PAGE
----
Return to Young’s Hill

Annie lost in thought

Annie lost in thought

A few weeks ago we were given the opportunity to once again visit Chimpanzee Sanctuary Northwest as part of a summer program that allows donors to get a closer look at the work the sanctuary does in providing a home to the seven chimpanzees in their care. It’s always an honor to visit, and for the sanctuary it’s a balancing act to make visitors feel welcome while not intruding on the lives of Annie, Burrito, Foxie, Jamie, Jody, Missy, and Negra. To that end, after opening remarks explaining the history and purpose of the sanctuary, from a respectful distance we were allowed to watch the Cle Elum Seven out on Young’s Hill: a two-acre outdoor enclosure where they can forage for enrichment while taking in the splendid surrounding views from atop the hill’s numerous custom built walkways and structures.

On this day, Annie, Foxie, and Burrito seemed to spend the most time outside. Foxie in particular, accompanied as always by one of her favorite troll dolls; placed either on the back of her neck as she foraged for food, or held in her mouth as she climbed and explored Young’s Hill.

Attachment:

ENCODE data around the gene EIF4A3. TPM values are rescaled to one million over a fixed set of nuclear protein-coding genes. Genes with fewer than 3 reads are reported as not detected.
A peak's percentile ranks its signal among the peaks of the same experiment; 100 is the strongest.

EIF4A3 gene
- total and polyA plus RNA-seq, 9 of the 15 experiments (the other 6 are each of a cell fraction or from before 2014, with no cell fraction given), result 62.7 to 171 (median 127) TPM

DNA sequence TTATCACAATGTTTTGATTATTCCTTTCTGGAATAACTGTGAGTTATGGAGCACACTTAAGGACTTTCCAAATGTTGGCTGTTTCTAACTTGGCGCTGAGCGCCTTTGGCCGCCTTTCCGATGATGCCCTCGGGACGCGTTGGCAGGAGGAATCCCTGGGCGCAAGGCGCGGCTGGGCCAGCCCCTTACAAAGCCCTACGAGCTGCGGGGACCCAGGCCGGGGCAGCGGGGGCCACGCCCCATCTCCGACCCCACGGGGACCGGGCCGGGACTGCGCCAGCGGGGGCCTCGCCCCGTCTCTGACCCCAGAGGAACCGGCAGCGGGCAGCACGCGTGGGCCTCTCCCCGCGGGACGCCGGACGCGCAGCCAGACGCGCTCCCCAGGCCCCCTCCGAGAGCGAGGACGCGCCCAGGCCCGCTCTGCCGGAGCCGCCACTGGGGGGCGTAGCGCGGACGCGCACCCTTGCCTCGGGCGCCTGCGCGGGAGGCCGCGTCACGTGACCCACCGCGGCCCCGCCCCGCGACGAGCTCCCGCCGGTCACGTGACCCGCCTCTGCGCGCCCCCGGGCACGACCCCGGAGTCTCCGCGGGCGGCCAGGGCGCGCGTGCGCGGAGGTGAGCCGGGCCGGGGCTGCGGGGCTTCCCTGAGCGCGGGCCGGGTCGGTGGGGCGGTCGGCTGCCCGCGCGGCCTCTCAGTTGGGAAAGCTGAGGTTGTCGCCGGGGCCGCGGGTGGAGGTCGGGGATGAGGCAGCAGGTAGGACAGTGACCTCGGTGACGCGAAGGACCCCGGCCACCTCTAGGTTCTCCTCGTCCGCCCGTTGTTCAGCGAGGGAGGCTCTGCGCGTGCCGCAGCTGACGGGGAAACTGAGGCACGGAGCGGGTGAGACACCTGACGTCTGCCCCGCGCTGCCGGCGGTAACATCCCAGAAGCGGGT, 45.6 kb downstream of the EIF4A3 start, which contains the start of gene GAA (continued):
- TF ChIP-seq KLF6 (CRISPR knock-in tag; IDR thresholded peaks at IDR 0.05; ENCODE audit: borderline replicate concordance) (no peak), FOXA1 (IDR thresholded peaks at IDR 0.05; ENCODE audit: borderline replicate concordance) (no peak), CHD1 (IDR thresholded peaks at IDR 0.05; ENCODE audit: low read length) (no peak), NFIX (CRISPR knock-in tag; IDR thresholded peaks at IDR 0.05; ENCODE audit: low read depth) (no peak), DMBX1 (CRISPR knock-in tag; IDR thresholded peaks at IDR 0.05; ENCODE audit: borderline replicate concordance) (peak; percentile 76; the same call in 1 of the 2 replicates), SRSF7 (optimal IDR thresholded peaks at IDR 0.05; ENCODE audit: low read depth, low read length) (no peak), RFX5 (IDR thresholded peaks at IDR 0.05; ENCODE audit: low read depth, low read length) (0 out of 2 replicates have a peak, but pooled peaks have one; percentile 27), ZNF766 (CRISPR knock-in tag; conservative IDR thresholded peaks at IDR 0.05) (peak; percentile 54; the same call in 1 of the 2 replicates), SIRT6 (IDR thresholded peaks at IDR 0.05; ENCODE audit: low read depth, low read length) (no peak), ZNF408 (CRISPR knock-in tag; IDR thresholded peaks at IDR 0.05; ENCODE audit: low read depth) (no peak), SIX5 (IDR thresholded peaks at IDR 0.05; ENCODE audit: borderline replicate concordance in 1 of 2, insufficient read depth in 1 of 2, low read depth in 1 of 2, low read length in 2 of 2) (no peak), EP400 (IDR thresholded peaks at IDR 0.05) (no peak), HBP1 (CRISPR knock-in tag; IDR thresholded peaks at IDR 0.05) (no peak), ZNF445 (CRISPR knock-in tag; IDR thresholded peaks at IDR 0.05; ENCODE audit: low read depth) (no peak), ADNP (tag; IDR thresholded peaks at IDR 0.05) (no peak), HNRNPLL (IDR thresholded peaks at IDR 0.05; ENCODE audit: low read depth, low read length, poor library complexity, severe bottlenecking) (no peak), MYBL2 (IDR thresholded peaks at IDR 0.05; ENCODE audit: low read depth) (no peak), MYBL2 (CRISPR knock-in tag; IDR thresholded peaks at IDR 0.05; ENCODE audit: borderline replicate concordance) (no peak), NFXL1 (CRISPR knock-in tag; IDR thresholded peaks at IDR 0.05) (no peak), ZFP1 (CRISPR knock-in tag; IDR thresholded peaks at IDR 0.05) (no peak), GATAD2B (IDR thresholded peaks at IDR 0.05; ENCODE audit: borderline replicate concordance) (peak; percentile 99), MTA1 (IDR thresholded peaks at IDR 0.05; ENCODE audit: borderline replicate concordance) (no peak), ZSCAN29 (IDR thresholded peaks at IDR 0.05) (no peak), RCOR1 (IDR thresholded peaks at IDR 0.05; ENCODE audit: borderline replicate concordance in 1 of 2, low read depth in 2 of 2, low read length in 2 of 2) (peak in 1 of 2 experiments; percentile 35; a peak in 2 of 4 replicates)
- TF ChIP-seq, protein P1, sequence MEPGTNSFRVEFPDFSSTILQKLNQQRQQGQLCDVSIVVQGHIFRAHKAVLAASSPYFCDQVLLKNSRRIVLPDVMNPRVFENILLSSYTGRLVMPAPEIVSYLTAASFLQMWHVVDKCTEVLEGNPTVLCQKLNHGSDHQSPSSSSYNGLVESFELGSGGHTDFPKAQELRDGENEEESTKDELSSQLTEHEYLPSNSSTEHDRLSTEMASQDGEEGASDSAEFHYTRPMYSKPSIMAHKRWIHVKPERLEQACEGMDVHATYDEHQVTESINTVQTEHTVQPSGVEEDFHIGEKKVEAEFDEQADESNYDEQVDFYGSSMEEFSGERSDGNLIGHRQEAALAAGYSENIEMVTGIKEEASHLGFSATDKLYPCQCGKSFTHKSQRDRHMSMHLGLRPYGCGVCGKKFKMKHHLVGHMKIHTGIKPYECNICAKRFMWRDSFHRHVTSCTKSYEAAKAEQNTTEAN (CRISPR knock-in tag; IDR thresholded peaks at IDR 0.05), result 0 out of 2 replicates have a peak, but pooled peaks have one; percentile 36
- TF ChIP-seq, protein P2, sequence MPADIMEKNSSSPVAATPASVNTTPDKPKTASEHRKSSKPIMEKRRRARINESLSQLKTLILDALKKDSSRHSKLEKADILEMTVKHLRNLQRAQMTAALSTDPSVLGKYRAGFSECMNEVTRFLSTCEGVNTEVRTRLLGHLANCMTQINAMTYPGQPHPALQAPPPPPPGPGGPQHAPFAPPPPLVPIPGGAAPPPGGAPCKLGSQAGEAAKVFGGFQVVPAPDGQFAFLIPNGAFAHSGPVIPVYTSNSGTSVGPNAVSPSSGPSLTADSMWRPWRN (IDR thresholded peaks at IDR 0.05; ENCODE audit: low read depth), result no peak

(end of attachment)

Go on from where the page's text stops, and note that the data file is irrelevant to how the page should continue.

It’s also interesting to meet the other donors who support the sanctuary’s work. On this visit, easily seventy years of age spearated the oldest in attendance from the youngest visitor. It would also be a difficult task to peg a “type” of person here on this day. Non-ironic trucker hats were just as abundant as Keen footwear, and that diversity speaks volumes about how people view CSNW and the importance of supporting their work.

Our visit came on the heels of a statement from the U.S. Fish and Wildlife Service listing all chimpanzees — wild and captive born — as endangered, as well as an announcement from CSNW that they will be expanding their sanctuary in order to provide room for more rescued chimpanzees. Both are welcome news for a variety of reasons, and each highlights the progress that’s been made in protecting and providing for these amazing animals. That said, there’s still much work to be done and we’d like to encourage people to directly support Chimpanzee Sanctuary Northwest so they can continue their mission of providing for formerly abused and exploited chimpanzees, while also advocating for their wild counterparts and great apes in general.

Thank you CSNW for a wonderful day!

(Click on a pic to embiggen and view the full gallery. You can also view these photos on our Flickr Photostream.)
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